- The creed of a true saint is to make the best of life, and to make the most of it. Edwin Hubbel Chapin
Visiting the Viking Ship Museum
In 1903 a farmer named Knut Rom made an extraordinary discovery on his property: a complete ship from the Viking era, along with two skeletons and a treasure trove of grave goods.
The ship Rom discovered became known as the Oseberg Ship, and it is the centerpiece of the Viking Museum in Oslo. The Oseberg Ship is 21.5 meter long oak “karv” type ship, a slightly smaller than average, early ship style. The bow and stern are richly decorated with carvings of interlocking beasts.
Almost as exciting as the discovery of such a complete and beautiful ship, the grave goods contained some very mysterious items. The so-called “Buddha Bucket” is the most famous mystery. Decorating the base of the handles on this otherwise unremarkable bucket, two small brass figures seated in the Lotus position look like nothing more than tiny, completely out of place, Buddhas. Although it is possible that Vikings did have contact with Asian cultures (and in fact another Buddha figure is on display at the Swedish Museum of National Antiquities in Stockholm) researchers consider it more likely a result of coincidental hodge-podge of styles from their many Northern European contacts.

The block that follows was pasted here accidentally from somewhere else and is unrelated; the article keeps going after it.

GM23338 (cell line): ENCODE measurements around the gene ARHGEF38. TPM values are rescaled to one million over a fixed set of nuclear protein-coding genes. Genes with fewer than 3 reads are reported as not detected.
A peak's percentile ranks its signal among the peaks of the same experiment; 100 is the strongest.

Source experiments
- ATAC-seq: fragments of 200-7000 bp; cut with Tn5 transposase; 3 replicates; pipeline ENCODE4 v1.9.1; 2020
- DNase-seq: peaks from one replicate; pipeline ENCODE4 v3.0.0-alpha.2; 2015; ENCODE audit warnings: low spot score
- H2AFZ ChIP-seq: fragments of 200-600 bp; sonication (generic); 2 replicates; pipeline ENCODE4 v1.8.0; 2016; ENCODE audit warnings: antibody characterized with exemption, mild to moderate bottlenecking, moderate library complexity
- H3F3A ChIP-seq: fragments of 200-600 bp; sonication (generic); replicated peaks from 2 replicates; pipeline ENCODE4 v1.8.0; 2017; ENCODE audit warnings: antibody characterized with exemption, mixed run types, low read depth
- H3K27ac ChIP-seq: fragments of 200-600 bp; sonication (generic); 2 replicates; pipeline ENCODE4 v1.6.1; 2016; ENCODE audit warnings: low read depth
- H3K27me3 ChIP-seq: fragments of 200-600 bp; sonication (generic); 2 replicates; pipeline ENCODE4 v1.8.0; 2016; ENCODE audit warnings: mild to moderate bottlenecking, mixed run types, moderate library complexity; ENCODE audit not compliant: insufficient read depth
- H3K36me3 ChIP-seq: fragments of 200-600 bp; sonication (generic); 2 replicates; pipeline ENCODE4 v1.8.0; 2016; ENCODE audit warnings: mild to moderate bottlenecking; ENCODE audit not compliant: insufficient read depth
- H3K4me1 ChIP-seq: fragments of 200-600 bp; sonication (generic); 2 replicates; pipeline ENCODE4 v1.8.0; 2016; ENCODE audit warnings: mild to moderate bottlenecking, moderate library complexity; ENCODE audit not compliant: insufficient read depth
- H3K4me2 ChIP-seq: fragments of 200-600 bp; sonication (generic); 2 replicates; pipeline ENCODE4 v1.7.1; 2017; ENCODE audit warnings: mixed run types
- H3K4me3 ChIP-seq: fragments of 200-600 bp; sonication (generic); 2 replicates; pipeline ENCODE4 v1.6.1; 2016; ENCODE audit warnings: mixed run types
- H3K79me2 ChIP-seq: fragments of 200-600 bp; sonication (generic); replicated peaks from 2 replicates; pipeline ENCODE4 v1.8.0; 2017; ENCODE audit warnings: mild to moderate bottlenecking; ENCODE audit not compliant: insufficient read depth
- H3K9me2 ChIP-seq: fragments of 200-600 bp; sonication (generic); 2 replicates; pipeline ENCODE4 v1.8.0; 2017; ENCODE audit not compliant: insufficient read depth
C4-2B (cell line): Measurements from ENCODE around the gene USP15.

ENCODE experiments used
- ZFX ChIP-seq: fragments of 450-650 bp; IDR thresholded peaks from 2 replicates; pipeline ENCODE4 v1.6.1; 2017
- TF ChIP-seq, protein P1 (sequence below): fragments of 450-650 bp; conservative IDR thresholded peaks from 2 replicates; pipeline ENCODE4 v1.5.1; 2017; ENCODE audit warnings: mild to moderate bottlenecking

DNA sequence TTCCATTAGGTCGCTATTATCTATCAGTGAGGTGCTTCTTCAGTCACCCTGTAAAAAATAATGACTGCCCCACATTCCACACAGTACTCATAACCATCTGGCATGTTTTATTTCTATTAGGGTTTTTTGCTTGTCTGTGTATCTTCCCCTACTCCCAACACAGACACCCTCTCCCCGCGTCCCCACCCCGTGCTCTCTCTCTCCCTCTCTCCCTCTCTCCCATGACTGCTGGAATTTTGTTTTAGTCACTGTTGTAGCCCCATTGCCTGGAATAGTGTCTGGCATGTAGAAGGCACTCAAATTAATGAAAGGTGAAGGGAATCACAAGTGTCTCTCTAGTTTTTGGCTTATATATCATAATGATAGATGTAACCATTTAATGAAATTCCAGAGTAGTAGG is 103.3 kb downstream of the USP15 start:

In 1904, at the time of the excavation of this remarkable find, there was no room to house it in the existing historical museum. In fact, two other ships, the Tune Ship and the Gokstad Ship, were also in need of a home. The first designs for the Viking Museum were drawn up in 1914, but it was not until 1957 that it finally opened its doors.
The Oseberg, Tune, and Gokstad Ships are all now housed inside the museum.
All of the ships were built between the years 800 and 900, the height of the Viking Age. The first ship discovered was the Tune Ship in 1867, but it is not in as good condition as the Oseberg or the Gokstad. The Gokstad Ship was discovered in 1880 in a burial mound along with two male skeletons, and is displayed with a reconstructed burial chamber. The Gokstad has also had new life in the form of replicas, one of which successfully crossed the Atlantic Ocean in 1893 to be exhibited at the World’s Columbian Exposition in Chicago.